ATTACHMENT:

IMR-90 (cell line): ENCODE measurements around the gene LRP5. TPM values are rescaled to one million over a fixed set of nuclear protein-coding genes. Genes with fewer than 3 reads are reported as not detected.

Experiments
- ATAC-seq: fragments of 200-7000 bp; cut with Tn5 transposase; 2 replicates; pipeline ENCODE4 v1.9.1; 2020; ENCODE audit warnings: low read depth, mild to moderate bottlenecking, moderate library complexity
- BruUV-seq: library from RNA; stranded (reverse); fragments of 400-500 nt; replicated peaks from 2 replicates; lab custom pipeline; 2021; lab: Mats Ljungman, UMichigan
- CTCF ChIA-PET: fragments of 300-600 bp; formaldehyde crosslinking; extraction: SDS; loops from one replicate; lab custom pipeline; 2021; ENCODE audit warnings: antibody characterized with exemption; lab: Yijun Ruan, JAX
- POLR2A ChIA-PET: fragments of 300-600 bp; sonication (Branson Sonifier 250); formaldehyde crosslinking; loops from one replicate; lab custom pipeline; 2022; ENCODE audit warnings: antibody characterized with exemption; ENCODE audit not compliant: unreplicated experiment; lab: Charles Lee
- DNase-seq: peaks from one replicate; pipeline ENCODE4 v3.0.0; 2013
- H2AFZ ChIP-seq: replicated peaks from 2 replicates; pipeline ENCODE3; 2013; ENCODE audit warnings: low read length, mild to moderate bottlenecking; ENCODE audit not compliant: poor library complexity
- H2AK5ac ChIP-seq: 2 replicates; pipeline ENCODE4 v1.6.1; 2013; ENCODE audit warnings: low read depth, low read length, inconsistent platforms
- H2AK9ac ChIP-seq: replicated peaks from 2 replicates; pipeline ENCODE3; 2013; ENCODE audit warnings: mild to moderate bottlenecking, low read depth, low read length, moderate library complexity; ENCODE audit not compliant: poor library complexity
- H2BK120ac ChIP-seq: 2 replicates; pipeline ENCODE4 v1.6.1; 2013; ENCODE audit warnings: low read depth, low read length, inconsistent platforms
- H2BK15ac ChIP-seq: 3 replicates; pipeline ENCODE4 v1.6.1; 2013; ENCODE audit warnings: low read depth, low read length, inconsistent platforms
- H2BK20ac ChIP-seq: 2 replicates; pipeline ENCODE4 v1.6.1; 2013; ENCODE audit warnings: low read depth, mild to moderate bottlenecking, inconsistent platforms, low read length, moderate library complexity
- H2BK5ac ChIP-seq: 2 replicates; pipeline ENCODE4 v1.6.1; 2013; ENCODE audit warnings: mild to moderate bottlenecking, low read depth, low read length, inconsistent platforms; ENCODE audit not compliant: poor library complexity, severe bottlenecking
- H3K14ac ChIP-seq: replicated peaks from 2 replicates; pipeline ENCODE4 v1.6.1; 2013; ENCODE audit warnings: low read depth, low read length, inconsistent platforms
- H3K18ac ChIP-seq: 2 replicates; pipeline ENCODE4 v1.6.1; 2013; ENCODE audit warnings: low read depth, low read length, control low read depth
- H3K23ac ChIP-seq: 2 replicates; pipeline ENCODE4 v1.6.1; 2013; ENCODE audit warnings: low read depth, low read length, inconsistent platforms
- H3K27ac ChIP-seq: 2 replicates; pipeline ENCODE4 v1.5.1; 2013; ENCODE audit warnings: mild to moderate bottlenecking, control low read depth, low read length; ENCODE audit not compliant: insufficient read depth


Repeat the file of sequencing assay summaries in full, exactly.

IMR-90 (cell line): ENCODE measurements around the gene LRP5. TPM values are rescaled to one million over a fixed set of nuclear protein-coding genes. Genes with fewer than 3 reads are reported as not detected.

Experiments
- ATAC-seq: fragments of 200-7000 bp; cut with Tn5 transposase; 2 replicates; pipeline ENCODE4 v1.9.1; 2020; ENCODE audit warnings: low read depth, mild to moderate bottlenecking, moderate library complexity
- BruUV-seq: library from RNA; stranded (reverse); fragments of 400-500 nt; replicated peaks from 2 replicates; lab custom pipeline; 2021; lab: Mats Ljungman, UMichigan
- CTCF ChIA-PET: fragments of 300-600 bp; formaldehyde crosslinking; extraction: SDS; loops from one replicate; lab custom pipeline; 2021; ENCODE audit warnings: antibody characterized with exemption; lab: Yijun Ruan, JAX
- POLR2A ChIA-PET: fragments of 300-600 bp; sonication (Branson Sonifier 250); formaldehyde crosslinking; loops from one replicate; lab custom pipeline; 2022; ENCODE audit warnings: antibody characterized with exemption; ENCODE audit not compliant: unreplicated experiment; lab: Charles Lee
- DNase-seq: peaks from one replicate; pipeline ENCODE4 v3.0.0; 2013
- H2AFZ ChIP-seq: replicated peaks from 2 replicates; pipeline ENCODE3; 2013; ENCODE audit warnings: low read length, mild to moderate bottlenecking; ENCODE audit not compliant: poor library complexity
- H2AK5ac ChIP-seq: 2 replicates; pipeline ENCODE4 v1.6.1; 2013; ENCODE audit warnings: low read depth, low read length, inconsistent platforms
- H2AK9ac ChIP-seq: replicated peaks from 2 replicates; pipeline ENCODE3; 2013; ENCODE audit warnings: mild to moderate bottlenecking, low read depth, low read length, moderate library complexity; ENCODE audit not compliant: poor library complexity
- H2BK120ac ChIP-seq: 2 replicates; pipeline ENCODE4 v1.6.1; 2013; ENCODE audit warnings: low read depth, low read length, inconsistent platforms
- H2BK15ac ChIP-seq: 3 replicates; pipeline ENCODE4 v1.6.1; 2013; ENCODE audit warnings: low read depth, low read length, inconsistent platforms
- H2BK20ac ChIP-seq: 2 replicates; pipeline ENCODE4 v1.6.1; 2013; ENCODE audit warnings: low read depth, mild to moderate bottlenecking, inconsistent platforms, low read length, moderate library complexity
- H2BK5ac ChIP-seq: 2 replicates; pipeline ENCODE4 v1.6.1; 2013; ENCODE audit warnings: mild to moderate bottlenecking, low read depth, low read length, inconsistent platforms; ENCODE audit not compliant: poor library complexity, severe bottlenecking
- H3K14ac ChIP-seq: replicated peaks from 2 replicates; pipeline ENCODE4 v1.6.1; 2013; ENCODE audit warnings: low read depth, low read length, inconsistent platforms
- H3K18ac ChIP-seq: 2 replicates; pipeline ENCODE4 v1.6.1; 2013; ENCODE audit warnings: low read depth, low read length, control low read depth
- H3K23ac ChIP-seq: 2 replicates; pipeline ENCODE4 v1.6.1; 2013; ENCODE audit warnings: low read depth, low read length, inconsistent platforms
- H3K27ac ChIP-seq: 2 replicates; pipeline ENCODE4 v1.5.1; 2013; ENCODE audit warnings: mild to moderate bottlenecking, control low read depth, low read length; ENCODE audit not compliant: insufficient read depth